Wifi Congestions During Conferences – An Uplink Problem?

Pretty much after every major conference these days people report that the Wifi network was hopelessly overcrowded. One of the possible causes is uplink congestion. Usually, Wifi hotspots are connected to the Internet via a DSL line. Thus, the available uplink bandwidth is much smaller than downlink bandwidth. This becomes a problem when people use VoIP applications or when they upload pictures and other bandwidth demanding content. Such kind of traffic quickly saturates the uplink. A saturated uplink, however, has a big impact on the downlink as well.

Most IP applications use the TCP protocol which acknowledges data received in order to detect missing packets and to throttle the transmission speed. Once the uplink of the Wifi hotspot becomes congested, TCP acknowledgments are delayed because they are queued behind other packets. This has a severe impact on downlink speeds of other users up to the point at which most of the downlink bandwidth is unused due to the congestion in the uplink. The graph in the first figure (click to enlarge) below shows this behavior. At the beginning of the graph you can see a red curve which represents a downlink transmission. After some time, an upload starts and the graph becomes green and yellow. Green represents the uplink speed and yellow the downlink speed. As can be seen the uplink bandwidth is much smaller than the downlink bandwidth. It can also be seen that as soon as the uplink starts the downlink speed is greatly reduced.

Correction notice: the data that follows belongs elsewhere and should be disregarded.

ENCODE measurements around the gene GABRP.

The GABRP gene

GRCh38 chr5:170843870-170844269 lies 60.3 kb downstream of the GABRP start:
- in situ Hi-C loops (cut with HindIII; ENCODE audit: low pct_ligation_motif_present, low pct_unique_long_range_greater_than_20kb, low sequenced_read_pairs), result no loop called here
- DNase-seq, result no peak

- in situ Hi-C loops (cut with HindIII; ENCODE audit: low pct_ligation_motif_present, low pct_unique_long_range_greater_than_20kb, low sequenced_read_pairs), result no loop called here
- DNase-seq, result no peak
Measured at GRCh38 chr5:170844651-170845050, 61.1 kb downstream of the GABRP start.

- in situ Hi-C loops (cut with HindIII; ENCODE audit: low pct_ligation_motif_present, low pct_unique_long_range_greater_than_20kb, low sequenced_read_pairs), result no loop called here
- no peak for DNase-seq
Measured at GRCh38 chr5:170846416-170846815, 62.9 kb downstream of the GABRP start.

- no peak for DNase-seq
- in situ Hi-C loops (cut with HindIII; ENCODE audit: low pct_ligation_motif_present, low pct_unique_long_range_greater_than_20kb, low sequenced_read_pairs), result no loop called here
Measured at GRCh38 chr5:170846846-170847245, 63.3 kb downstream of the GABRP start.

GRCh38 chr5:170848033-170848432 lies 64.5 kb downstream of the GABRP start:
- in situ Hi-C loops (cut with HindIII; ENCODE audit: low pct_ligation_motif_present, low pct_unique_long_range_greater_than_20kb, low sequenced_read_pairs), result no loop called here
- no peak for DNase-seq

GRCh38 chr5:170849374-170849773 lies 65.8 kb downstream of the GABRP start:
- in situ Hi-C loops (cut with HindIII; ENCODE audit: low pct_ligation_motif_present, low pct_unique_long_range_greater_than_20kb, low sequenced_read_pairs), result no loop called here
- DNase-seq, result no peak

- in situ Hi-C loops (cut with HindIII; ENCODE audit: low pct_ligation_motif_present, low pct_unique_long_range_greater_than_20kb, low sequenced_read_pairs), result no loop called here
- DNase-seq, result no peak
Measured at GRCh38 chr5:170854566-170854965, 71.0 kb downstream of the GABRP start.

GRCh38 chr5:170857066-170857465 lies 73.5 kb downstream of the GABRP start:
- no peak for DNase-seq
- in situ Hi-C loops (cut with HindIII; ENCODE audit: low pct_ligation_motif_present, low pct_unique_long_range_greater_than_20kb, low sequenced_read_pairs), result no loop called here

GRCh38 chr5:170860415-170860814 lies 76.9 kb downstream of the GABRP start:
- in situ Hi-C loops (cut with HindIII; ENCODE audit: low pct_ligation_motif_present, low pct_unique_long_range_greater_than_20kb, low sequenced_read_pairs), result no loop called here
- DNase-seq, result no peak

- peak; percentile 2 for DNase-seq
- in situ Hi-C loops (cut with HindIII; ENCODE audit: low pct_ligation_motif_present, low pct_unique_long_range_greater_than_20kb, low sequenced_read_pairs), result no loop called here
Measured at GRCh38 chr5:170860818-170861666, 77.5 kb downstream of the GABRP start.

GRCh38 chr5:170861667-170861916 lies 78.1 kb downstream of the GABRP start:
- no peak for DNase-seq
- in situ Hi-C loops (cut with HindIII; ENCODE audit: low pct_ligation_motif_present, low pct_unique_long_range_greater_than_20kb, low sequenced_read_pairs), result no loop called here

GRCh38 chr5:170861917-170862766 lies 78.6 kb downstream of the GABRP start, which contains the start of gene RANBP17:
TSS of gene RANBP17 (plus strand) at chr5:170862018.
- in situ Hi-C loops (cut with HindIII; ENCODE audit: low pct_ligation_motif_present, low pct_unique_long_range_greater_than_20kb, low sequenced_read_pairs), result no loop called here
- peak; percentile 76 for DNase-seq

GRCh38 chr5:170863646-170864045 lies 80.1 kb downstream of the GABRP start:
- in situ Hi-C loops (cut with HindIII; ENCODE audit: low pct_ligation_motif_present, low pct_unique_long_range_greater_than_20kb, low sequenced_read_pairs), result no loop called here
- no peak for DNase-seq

The second figure just below shows how the downlink transmission returns to normal once the uplink transmission is over and the TCP acknowledges are sent through the uplink again quickly.


Counter Measures

Some routers are capable of traffic shaping in the uplink direction by preferring TCP acknowledgment frames before any other traffic, i.e. TCP ack frames are not queued behind large uplink frames. This way even a congested uplink does not slow down other downlink connections.

One of the few routers capable of doing this today is AVM’s Fritzbox, a quite inexpensive DSL/Wifi/VoIP router with an incredible feature set. Take a look here for details (sorry, the page is in German, but the graphs are nevertheless quite interesting). The latest firmware release of the Fritzbox also supports the Wireless Multimedia Extension (WMM), a subset of the 802.11e standard which introduces Quality of Service on the wireless interface for VoIP and video streaming. More about WMM can be found here.